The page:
Dr. Stegall’s comments: Antineoplastons were developed and are exclusively used at Dr. Stanislaw Burzynski’s clinic in Houston, Texas. He has published case studies which showed tremendous results with antineoplastons, but a study in Japan failed to replicate those results. Dr. Burzynski has come under fire from both the FDA as well as the Texas Medical Board due to his use of antineoplastons. He has vocal supporters, including patients who said they benefited from his treatments, as well as vocal detractors who feel that his treatments did not help. Several of his antineoplastons are currently undergoing clinical trials, but it is not known when these trials will be completed or what kind of results they will show.
My approach to evaluating any potential treatment involves viewing it with open-minded skepticism. Whether we view the results with preconceived notions that it will work, or that it won’t, we are more likely to see what we want to see. As I regularly discuss, the difficulty with studies into alternative therapies is a lack of funding. As we evaluate the studies on antineoplastons, we must ask ourselves if the studies had adequate funding to allow for accurate methods and precise results.
My main concern with antineoplastons are that they have potential side effects, some of which are significant. Electrolyte abnormalities, bone marrow suppression, neurological issues, and even coma have been thought to be caused by antineoplastons. While the potential exists that Dr. Burzynski has discovered a very promising cancer therapy, I feel that we need more data to know for sure.
The Ketogenic Diet in Cancer Treatment
Fighting Cancer By Putting Tumor Cells On A Diet
Cancer dogma holds that most malignancies are caused by DNA mutations inside the nuclei of cells, mutations that ultimately lead to runaway cellular proliferation. Given the countless genetic blips that have been associated with various cancers, the illness has actually come to be seen as a complex of diseases for which personalized treatments might offer the best chances of success.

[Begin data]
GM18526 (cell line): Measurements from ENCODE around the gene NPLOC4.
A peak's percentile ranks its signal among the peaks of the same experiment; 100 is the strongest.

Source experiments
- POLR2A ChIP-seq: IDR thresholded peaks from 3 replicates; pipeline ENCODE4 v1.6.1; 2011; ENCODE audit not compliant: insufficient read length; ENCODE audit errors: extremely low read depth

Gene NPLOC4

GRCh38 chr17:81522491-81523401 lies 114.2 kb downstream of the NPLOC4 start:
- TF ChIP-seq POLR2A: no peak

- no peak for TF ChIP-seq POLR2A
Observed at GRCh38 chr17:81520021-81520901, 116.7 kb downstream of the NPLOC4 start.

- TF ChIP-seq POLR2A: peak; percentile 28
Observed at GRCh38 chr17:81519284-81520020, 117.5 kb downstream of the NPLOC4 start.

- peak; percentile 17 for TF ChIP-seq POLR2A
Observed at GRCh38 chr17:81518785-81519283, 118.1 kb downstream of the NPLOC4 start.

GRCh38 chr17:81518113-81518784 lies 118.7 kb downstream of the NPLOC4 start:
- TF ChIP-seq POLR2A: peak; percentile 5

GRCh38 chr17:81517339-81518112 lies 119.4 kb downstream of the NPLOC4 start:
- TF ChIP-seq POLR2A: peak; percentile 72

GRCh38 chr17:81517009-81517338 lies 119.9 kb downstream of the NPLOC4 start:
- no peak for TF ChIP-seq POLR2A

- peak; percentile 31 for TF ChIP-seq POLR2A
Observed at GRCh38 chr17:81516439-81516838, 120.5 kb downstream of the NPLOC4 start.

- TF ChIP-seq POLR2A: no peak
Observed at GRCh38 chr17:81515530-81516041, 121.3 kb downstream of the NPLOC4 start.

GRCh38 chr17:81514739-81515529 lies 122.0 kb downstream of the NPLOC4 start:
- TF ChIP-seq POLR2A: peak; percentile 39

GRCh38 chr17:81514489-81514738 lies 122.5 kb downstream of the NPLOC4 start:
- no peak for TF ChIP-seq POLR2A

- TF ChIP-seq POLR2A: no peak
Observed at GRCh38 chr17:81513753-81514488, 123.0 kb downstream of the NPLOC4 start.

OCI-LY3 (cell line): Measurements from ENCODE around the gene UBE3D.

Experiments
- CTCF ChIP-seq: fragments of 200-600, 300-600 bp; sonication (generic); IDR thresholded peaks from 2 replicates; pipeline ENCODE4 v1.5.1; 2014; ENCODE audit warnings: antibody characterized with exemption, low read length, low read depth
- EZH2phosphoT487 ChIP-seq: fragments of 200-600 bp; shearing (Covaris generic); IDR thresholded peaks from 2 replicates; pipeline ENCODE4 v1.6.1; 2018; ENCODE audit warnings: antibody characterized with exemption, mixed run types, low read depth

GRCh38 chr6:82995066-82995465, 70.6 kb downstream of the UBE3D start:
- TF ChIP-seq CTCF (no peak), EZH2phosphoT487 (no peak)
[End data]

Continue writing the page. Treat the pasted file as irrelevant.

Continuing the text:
But prevailing oncology orthodoxy has its detractors, and some cancer biologists feel that while mutations are nearly ubiquitous in cancer, they may not always be the driving force for disease. Cancer, they suggest, might actually be as much a disorder of altered energy production as it is genetic damage.
This idea traces back to the work of German physician Otto Warburg who, in the 1920s, reported that rather than generating energy using the oxygen-based process of respiration as healthy cells do, cancer cells prefer the anaerobic, or oxygen-free, process of fermentation.
Dr. Stegall’s comments: I firmly believe that a ketogenic approach to cancer is essential. Dr. Warburg made a landmark discovery nearly 100 years ago when he found that cancer thrives on sugar (carbohydrates). The power of a ketogenic approach in cancer is that the very low carbohydrate intake starves cancer cells, but does not harm normal cells. In fact, the body’s non-cancerous cells often improve their health.
I am amazed by the number of physicians who are not aware of the extensive research on cancer cells and its relationship with carbohydrates. Every cancer patient should be educated as to the harms of excess carbohydrate consumption, and a nutrition plan should be a part of every cancer treatment protocol whether the patient is undergoing conventional cancer treatments, alternative treatments, or ideally, a combination of both.
If a doctor tells you that nutrition doesn’t matter when it comes to cancer, find another doctor.